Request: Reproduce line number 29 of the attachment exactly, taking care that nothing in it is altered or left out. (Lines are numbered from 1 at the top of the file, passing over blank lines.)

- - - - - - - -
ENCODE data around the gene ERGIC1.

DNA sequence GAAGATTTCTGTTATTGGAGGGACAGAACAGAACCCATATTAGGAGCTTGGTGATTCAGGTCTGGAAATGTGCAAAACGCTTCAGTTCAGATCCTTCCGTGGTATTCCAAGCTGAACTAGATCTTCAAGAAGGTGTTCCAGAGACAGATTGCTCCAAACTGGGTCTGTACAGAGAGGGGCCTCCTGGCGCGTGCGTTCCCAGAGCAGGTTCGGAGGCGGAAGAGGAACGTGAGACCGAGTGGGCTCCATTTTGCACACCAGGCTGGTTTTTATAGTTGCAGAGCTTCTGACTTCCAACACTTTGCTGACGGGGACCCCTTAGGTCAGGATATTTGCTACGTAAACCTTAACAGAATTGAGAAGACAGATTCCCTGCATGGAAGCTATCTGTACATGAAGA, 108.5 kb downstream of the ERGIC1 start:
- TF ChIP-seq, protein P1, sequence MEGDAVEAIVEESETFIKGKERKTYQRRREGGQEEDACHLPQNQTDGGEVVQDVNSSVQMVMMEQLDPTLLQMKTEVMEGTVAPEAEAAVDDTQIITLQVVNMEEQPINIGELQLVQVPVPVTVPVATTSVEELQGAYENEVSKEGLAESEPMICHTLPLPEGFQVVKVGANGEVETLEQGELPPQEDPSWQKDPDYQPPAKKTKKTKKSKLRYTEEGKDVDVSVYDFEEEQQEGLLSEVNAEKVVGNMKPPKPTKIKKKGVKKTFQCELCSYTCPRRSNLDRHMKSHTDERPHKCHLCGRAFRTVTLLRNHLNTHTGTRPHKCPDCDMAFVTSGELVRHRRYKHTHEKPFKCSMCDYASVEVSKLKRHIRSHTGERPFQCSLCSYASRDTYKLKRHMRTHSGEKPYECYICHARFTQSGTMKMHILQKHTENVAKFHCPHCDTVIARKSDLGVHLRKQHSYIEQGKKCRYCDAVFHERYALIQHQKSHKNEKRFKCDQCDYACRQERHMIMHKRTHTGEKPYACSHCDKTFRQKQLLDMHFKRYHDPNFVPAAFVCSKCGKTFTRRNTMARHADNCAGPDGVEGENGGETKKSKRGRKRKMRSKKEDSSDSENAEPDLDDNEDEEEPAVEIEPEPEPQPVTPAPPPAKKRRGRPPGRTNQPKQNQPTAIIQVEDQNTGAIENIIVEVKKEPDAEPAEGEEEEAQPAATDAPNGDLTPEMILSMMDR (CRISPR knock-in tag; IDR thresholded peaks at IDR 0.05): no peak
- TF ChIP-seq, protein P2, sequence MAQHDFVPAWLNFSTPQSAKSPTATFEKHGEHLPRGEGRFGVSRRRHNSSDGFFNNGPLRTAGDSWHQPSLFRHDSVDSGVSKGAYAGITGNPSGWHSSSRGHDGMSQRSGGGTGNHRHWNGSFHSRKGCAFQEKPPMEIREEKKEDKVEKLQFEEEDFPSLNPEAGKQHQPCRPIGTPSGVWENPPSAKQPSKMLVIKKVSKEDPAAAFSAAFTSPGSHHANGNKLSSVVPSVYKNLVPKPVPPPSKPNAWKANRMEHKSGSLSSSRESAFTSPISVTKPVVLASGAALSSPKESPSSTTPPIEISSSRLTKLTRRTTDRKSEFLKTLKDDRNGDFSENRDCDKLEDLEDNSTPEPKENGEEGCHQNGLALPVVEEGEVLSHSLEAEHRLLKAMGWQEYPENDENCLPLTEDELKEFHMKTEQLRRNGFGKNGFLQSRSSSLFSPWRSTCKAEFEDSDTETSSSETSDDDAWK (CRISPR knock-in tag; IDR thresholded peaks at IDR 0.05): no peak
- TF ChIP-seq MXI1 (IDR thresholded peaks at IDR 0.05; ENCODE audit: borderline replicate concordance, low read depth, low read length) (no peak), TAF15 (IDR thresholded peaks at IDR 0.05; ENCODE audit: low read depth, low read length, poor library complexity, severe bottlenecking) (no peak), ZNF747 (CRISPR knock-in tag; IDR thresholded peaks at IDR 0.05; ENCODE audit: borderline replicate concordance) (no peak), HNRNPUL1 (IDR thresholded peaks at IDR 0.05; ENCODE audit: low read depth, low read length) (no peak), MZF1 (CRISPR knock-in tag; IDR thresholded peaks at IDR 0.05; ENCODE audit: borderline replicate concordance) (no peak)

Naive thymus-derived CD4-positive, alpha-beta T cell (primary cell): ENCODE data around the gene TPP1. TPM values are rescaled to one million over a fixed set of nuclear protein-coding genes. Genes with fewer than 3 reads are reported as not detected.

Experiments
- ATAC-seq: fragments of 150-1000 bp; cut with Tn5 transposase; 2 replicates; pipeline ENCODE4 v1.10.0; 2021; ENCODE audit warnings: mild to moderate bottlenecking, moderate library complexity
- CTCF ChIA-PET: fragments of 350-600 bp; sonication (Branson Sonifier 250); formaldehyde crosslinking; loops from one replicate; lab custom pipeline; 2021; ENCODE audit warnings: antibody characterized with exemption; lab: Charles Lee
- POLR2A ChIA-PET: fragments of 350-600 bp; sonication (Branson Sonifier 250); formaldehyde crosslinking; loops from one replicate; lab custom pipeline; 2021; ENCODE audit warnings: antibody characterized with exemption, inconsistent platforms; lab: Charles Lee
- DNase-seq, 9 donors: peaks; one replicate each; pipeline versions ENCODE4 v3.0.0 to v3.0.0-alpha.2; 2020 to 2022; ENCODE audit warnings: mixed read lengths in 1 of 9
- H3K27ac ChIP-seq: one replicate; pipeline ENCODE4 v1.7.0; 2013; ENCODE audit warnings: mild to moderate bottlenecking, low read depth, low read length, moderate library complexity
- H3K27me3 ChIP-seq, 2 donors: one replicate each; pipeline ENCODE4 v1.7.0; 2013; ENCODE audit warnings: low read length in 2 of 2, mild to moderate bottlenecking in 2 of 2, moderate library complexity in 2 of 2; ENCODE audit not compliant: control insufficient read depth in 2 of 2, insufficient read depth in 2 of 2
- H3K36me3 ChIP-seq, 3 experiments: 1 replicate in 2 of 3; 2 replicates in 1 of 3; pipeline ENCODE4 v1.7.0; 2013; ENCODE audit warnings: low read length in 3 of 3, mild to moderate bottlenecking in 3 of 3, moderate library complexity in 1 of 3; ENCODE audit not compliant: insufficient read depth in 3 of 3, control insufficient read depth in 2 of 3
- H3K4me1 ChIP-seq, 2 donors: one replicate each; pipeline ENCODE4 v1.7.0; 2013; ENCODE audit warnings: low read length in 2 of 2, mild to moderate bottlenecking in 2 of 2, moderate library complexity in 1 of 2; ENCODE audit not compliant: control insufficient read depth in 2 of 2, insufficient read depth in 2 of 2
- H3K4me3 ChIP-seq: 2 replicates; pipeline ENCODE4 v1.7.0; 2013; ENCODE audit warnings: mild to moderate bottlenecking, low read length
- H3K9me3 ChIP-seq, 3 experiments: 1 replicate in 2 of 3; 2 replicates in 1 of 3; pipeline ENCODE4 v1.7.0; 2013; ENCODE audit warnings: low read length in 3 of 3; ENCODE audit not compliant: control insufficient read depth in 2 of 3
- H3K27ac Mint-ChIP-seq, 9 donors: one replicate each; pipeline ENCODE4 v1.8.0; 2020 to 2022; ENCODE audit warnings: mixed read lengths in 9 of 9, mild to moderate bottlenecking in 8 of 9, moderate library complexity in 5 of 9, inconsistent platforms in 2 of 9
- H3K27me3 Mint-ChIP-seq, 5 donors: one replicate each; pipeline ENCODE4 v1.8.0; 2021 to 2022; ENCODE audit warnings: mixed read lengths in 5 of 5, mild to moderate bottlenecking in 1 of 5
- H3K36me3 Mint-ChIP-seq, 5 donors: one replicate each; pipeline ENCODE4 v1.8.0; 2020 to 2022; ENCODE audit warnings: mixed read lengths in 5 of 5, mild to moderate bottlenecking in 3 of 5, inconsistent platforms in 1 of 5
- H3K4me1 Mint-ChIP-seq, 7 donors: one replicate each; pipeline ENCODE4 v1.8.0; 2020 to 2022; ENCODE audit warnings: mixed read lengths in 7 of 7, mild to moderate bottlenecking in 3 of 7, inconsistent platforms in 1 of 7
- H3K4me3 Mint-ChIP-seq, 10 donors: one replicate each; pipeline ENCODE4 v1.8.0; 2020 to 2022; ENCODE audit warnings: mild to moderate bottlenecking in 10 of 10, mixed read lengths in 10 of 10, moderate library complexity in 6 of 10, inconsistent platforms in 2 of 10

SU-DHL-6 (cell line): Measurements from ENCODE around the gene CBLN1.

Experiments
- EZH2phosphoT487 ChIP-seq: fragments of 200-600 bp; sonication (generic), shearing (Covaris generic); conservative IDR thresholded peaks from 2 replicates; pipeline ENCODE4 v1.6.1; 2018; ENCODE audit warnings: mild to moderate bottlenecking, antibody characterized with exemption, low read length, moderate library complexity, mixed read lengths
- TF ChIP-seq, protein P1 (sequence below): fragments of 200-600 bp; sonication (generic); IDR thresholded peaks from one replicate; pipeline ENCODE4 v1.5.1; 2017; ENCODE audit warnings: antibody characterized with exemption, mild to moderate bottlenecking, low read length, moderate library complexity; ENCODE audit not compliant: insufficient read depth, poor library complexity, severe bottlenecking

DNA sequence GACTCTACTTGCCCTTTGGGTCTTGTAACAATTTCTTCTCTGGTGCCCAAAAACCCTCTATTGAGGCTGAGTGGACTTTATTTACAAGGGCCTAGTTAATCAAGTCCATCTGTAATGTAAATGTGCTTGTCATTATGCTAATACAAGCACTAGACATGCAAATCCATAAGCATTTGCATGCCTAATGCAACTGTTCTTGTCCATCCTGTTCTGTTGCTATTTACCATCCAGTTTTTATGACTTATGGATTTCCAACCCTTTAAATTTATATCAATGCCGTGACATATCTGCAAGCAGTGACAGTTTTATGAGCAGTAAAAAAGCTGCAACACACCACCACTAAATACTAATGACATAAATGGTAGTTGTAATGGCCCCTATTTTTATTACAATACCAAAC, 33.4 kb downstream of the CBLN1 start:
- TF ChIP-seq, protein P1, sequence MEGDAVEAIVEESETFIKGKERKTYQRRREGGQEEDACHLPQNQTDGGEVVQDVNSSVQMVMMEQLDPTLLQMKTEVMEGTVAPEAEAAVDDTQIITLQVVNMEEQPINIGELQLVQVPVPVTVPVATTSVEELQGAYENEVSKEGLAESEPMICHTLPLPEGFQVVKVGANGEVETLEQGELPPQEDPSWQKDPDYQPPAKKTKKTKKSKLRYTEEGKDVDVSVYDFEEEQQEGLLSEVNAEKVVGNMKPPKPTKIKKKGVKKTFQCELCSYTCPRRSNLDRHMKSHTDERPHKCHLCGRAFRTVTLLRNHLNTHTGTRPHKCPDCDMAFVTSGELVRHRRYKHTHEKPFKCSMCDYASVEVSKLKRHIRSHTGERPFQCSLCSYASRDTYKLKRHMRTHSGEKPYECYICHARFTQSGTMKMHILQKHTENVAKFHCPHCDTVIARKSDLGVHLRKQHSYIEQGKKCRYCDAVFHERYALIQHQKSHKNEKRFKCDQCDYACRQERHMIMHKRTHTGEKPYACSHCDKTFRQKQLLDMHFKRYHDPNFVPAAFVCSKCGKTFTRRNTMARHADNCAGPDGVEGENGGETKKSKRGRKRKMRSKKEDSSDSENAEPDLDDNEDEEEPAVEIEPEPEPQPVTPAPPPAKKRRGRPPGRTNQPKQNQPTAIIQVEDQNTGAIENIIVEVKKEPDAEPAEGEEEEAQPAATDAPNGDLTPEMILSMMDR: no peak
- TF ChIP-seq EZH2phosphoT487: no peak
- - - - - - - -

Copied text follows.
- TF ChIP-seq EZH2phosphoT487: no peak